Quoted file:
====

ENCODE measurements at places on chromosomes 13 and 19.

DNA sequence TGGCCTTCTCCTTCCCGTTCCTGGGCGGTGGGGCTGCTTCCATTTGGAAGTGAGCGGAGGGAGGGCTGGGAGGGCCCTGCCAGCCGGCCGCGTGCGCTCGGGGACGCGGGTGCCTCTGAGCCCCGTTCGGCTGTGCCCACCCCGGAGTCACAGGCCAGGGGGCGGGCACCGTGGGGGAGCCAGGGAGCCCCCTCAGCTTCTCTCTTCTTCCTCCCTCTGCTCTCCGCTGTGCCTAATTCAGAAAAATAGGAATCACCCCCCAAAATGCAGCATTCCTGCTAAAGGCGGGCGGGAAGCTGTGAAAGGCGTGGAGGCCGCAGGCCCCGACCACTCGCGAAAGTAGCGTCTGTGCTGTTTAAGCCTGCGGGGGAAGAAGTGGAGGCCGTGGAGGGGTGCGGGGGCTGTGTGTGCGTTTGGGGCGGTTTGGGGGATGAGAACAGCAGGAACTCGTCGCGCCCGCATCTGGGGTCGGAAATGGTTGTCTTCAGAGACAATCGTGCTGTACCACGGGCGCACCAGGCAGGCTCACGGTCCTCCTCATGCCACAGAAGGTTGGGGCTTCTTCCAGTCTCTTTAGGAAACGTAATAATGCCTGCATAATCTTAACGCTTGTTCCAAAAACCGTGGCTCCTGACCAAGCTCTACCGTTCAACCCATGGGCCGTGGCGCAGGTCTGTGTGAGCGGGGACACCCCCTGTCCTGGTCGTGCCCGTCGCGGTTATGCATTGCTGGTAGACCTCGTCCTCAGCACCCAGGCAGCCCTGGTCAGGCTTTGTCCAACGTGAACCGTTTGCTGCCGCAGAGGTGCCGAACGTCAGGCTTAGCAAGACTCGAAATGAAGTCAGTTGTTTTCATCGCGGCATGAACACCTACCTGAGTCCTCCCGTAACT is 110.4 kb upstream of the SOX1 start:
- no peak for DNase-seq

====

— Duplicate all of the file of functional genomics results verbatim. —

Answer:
ENCODE measurements at places on chromosomes 13 and 19.

DNA sequence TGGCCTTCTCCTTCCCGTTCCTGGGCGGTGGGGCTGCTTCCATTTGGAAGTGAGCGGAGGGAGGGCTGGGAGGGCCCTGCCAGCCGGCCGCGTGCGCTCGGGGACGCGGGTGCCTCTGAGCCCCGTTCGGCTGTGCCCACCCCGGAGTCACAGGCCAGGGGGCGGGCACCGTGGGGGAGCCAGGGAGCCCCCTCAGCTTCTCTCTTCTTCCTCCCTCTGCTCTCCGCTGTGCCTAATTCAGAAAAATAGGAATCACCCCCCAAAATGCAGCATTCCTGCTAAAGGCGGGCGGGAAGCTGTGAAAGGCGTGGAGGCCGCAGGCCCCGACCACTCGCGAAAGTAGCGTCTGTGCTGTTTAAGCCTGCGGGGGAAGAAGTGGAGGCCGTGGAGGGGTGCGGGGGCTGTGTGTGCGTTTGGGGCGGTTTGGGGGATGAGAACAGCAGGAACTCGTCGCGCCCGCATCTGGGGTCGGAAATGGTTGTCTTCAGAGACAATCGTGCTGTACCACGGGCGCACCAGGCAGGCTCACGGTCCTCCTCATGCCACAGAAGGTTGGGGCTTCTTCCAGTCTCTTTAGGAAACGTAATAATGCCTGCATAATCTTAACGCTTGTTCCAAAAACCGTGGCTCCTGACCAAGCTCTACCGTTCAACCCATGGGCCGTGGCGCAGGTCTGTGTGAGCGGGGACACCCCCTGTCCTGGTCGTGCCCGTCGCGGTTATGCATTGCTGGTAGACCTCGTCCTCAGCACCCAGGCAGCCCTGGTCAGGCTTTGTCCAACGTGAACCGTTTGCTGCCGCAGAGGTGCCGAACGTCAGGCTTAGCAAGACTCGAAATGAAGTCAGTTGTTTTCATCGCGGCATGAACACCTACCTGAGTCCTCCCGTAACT is 110.4 kb upstream of the SOX1 start:
- no peak for DNase-seq